By Gyan Prakash:
A year ago, if somebody had told me that I could happily live on INR 16,000 rupees per month, I would have laughed in disbelief. But living in the mountains, surrounded by people who refuse to take part in any rat race, or succumb to the pressures of ‘modern’ lifestyles, I have realised how content I could be with a lot less.
It all started when I was a project manager with a manufacturing company’s CSR (Corporate Social Responsibility) arm. For one year, my role was to convince 100 farmers from 10 villages near Kolkata to adopt organic farming practices. Through this experience, my conviction in wanting to establish a career in the development sector grew stronger. However, I had no experience in the non-profit sector. Prior to this, I had studied computer science at BIT Mesra, Ranchi, worked for an IT Fortune 500 company, followed this up with an MBA from IIT Kharagpur, and finally, worked in supply chain management for a year.
That’s when I came across the 13-month SBI Youth for India fellowship, and grabbed this opportunity! I applied, got through and now work with a federation of 12 Self Help Groups (SHGs) in the Reetha village cluster, which is two hours away from Nainital.
The federation had come together to start a business enterprise for making quality cattle feed at low price. But seven years later, it still lags in product quality. The product price has gone up, but instead of generating profit, the business is running at a loss. My intervention is to help turn things around – improve product quality, reduce pricing, generate a profit by redefining the business strategy, and improving the end-to-end supply chain.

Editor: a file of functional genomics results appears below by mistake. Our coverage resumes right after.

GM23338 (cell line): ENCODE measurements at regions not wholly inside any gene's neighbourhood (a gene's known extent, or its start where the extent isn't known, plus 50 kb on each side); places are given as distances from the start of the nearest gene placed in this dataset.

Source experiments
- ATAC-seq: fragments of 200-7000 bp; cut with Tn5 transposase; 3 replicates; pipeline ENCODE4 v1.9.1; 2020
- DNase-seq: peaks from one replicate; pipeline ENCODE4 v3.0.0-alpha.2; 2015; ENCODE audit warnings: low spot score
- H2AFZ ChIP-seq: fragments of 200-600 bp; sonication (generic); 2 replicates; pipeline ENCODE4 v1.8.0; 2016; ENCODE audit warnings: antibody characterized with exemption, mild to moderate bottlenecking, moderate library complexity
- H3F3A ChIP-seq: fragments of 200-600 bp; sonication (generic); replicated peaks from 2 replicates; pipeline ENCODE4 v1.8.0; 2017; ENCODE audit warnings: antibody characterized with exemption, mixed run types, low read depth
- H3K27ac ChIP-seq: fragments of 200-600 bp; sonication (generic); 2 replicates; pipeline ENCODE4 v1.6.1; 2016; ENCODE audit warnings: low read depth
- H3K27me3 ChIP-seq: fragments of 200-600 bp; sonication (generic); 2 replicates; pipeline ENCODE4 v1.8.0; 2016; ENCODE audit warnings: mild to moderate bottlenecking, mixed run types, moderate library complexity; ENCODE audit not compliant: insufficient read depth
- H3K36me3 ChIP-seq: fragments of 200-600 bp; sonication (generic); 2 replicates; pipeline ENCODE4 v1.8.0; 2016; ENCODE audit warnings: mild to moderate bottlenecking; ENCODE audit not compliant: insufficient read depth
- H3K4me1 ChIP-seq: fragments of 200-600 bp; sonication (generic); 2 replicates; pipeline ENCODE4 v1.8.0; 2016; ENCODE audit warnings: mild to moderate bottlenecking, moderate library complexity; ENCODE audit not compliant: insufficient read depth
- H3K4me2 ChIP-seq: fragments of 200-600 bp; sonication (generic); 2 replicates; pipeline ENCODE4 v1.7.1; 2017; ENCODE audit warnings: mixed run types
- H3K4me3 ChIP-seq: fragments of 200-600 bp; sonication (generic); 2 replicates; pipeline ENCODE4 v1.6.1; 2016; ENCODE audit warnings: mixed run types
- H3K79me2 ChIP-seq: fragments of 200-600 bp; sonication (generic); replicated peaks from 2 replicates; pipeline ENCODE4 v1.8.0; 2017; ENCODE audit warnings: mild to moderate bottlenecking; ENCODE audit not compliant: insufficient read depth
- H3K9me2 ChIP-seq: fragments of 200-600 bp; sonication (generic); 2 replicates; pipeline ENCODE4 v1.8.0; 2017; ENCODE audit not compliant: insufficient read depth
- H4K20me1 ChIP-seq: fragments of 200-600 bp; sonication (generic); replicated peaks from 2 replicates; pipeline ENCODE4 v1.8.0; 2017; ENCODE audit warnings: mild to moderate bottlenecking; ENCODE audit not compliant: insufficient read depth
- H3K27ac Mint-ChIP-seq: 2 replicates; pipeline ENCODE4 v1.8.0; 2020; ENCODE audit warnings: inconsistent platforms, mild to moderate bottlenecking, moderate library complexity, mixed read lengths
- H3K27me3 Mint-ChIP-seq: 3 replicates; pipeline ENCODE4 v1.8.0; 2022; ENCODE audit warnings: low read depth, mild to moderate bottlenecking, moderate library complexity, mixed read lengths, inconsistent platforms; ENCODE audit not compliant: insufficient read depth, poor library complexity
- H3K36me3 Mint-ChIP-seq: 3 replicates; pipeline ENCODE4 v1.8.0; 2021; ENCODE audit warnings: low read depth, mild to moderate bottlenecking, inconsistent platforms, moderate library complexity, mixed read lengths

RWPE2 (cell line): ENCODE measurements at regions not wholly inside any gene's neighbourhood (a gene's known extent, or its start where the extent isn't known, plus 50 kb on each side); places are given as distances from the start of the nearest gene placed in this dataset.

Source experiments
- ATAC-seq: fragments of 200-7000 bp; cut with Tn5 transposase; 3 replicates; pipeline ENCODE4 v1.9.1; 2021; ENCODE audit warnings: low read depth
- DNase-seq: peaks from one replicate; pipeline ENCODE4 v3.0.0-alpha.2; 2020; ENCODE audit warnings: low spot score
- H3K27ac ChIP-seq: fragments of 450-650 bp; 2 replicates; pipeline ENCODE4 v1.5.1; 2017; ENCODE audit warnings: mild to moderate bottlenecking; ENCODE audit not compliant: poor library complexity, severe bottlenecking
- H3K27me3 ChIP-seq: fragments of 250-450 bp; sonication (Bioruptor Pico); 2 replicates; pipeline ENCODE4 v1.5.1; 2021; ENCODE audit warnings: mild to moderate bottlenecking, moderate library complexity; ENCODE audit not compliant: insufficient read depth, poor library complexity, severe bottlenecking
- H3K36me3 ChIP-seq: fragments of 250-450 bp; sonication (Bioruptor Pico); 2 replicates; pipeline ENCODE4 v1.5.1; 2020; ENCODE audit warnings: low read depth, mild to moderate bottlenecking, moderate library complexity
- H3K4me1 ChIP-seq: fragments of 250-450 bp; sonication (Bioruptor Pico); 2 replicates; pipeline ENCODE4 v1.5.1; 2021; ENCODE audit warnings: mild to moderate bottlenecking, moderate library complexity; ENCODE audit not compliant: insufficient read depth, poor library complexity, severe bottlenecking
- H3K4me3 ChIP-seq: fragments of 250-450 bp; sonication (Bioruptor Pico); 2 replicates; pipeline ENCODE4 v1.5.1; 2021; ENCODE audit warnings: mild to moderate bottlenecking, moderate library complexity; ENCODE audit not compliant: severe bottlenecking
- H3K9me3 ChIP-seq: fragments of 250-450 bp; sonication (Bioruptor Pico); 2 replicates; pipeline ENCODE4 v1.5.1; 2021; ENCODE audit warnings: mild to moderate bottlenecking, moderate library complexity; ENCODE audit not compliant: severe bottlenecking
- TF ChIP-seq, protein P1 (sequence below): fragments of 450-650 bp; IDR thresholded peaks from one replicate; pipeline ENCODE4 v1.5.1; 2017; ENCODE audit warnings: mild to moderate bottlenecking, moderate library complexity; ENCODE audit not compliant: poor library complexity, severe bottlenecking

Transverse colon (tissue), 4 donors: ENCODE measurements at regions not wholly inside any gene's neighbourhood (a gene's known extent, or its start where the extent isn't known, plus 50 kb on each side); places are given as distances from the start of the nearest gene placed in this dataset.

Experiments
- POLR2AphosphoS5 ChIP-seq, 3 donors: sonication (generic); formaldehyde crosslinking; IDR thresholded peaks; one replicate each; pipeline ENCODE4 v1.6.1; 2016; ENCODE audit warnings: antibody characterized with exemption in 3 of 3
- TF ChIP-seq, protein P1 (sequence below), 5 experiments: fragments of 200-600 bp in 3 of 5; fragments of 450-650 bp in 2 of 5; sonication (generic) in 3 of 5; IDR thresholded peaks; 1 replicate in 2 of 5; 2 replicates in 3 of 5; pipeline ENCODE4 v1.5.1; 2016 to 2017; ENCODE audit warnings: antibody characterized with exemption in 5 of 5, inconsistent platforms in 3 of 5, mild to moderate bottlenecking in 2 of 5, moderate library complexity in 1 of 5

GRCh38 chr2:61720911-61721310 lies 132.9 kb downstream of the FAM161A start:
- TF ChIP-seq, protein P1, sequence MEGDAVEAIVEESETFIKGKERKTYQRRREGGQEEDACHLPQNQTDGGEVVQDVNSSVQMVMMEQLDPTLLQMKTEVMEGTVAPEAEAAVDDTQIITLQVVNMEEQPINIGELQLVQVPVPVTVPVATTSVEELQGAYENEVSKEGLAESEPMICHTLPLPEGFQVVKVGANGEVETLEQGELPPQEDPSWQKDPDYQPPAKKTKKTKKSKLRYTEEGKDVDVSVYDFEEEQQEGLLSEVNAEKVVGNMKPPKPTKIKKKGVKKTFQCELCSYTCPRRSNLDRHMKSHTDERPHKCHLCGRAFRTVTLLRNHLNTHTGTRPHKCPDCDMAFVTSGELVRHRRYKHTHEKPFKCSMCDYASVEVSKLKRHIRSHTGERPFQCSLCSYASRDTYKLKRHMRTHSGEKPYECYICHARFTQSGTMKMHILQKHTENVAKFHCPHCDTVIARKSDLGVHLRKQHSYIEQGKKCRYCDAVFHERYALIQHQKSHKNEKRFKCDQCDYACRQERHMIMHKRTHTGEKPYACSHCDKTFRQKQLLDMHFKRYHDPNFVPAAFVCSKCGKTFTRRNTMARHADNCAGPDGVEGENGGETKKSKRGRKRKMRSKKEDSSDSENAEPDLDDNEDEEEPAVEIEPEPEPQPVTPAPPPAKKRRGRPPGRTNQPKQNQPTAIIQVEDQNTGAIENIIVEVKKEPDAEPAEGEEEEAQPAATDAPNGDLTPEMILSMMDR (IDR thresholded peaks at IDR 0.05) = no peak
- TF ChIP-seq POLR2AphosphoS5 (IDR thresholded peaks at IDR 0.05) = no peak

In the initial days, the biggest obstacle was the cynicism I noticed in the people involved. Everybody seemed to believe that nothing could bring the Cattle Feed Unit (CFU) into profit. I could sense their lack of motivation. I also noticed that people were habituated to certain inefficient processes. Motivating the community in a positive way was important, as well as ensuring they did not get offended when I tried to change their habits.
I also wanted them to think like business owners, which seemed tough for them in the initial days. Simple things like – could they resell empty gunny bags, instead of letting them go to waste?
As time progressed, attitudes have evolved and I was pleasantly surprised when one federation employee showed interest in learning how to use a computer for bookkeeping, something I had been insisting upon.
There were also other small but notable breakthroughs with my ideas; the NGO employees and federation members realised the need to renew the cattle feed recipe. They also understood that a raw material mixing tool would improve efficiency. Above all, I have noticed that to an extent the lingering cynicism has changed to a sense of hope.
The business, which was running at a loss in the last quarter has become profitable in this quarter, though, of course, it is still too early to know about the economic fate of this cattle feed unit.
Besides the opportunity to make a difference, my experiences have made me question the world around and introspect within. For instance, I often wondered – how could people be so happy with less money? The stark contrast with our materialistic urban value system simply amazes me.
Here, while money does have its importance, people live their lives to the fullest in a hassle-free environment close to nature, surrounded by greenery and fresh air. They want things like better education, health care and timely rains. One more thing I noticed, is that they have resources but lack access to information, skill and technology that will help them utilise their resources, optimally. That’s where I see my own relevance; my hope is to use my skills to help them leverage resources in a better manner.
Another learning I had is this – 13 months is a short period and the key is to start small, identify one thing, and do your best.
And yes, try to make it sustainable in the long run.